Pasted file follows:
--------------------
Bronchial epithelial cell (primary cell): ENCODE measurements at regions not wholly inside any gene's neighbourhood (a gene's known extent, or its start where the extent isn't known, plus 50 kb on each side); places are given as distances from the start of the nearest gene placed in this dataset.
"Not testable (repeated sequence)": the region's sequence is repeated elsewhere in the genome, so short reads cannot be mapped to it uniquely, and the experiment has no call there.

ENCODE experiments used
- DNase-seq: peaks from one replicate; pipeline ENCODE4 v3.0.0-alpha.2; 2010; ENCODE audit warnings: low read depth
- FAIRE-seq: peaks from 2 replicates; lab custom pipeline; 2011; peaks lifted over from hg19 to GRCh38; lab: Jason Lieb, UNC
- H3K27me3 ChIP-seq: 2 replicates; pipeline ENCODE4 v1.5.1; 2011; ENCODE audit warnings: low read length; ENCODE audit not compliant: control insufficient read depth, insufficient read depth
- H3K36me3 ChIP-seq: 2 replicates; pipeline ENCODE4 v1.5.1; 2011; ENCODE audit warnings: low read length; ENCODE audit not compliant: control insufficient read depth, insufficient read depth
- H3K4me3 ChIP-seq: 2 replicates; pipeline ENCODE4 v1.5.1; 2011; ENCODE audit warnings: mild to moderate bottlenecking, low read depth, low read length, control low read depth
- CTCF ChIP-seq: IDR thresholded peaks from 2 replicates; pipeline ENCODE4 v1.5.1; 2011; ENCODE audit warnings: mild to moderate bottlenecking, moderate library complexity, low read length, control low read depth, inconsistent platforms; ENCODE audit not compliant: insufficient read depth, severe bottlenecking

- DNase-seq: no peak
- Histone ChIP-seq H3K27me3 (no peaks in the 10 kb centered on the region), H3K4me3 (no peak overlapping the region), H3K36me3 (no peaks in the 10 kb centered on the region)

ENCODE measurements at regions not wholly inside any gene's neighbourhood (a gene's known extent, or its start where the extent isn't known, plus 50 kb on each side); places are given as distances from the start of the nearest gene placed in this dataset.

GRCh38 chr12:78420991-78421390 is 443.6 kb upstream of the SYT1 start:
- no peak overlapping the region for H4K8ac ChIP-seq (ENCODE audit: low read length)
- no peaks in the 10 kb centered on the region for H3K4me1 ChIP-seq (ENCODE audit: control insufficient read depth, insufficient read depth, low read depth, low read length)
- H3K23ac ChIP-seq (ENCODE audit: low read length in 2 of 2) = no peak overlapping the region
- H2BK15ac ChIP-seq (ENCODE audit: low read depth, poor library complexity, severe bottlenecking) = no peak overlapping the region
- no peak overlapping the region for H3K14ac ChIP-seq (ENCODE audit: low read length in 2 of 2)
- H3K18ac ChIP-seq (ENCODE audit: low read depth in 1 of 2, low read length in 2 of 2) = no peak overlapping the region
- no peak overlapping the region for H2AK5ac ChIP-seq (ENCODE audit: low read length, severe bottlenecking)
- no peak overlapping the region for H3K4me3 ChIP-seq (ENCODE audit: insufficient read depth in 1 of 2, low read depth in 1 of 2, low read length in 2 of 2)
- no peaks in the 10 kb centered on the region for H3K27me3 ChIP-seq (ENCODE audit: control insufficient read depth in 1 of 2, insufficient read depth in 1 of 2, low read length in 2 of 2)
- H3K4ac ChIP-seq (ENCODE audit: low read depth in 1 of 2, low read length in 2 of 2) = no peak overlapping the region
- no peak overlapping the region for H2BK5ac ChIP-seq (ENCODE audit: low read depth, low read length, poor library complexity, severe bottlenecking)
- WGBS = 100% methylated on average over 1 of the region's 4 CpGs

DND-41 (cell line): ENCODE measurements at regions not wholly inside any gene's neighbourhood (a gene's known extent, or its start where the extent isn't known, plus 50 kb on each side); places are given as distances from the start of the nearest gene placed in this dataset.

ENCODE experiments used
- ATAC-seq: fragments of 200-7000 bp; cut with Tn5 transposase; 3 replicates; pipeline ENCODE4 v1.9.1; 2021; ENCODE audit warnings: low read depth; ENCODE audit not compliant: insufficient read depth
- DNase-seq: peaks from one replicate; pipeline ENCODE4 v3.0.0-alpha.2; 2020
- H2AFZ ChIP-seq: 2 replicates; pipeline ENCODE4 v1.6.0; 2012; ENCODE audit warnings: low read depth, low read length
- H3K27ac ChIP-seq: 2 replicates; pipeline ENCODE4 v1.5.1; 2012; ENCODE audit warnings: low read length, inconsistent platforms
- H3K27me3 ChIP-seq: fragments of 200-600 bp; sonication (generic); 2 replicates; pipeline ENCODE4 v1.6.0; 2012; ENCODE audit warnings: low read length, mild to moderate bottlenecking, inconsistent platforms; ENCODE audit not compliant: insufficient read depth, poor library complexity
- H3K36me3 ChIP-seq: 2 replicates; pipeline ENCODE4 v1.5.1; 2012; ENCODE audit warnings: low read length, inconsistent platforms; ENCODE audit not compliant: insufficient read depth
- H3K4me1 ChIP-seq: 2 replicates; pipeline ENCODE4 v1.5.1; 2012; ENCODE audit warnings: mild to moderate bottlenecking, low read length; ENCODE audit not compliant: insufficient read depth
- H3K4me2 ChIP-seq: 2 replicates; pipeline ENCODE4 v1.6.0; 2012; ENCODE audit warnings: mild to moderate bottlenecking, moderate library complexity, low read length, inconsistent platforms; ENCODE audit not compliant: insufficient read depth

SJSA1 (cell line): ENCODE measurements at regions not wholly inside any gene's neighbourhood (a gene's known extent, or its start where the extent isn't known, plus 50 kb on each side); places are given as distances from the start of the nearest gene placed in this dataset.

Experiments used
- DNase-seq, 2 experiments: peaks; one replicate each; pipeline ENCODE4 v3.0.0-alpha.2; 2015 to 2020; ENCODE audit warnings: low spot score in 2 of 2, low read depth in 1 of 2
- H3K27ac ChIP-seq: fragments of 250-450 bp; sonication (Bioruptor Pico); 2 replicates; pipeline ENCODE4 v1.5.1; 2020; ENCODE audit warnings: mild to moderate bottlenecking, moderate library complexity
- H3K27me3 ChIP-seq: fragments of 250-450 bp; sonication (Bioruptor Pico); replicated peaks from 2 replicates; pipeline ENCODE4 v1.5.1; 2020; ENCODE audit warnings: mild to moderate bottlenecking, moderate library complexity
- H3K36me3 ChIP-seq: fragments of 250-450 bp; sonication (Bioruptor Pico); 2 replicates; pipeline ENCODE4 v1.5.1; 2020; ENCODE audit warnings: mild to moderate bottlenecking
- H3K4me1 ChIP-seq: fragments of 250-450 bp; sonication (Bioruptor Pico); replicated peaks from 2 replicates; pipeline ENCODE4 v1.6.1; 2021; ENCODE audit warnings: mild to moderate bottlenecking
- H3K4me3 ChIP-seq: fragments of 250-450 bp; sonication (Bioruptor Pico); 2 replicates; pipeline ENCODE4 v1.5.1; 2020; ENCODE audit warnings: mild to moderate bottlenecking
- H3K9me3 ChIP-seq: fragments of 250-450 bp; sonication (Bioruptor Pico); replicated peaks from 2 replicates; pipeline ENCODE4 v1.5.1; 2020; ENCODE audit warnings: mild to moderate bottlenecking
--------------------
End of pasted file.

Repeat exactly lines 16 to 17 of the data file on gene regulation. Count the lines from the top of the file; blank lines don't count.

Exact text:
- H3K23ac ChIP-seq (ENCODE audit: low read length in 2 of 2) = no peak overlapping the region
- H2BK15ac ChIP-seq (ENCODE audit: low read depth, poor library complexity, severe bottlenecking) = no peak overlapping the region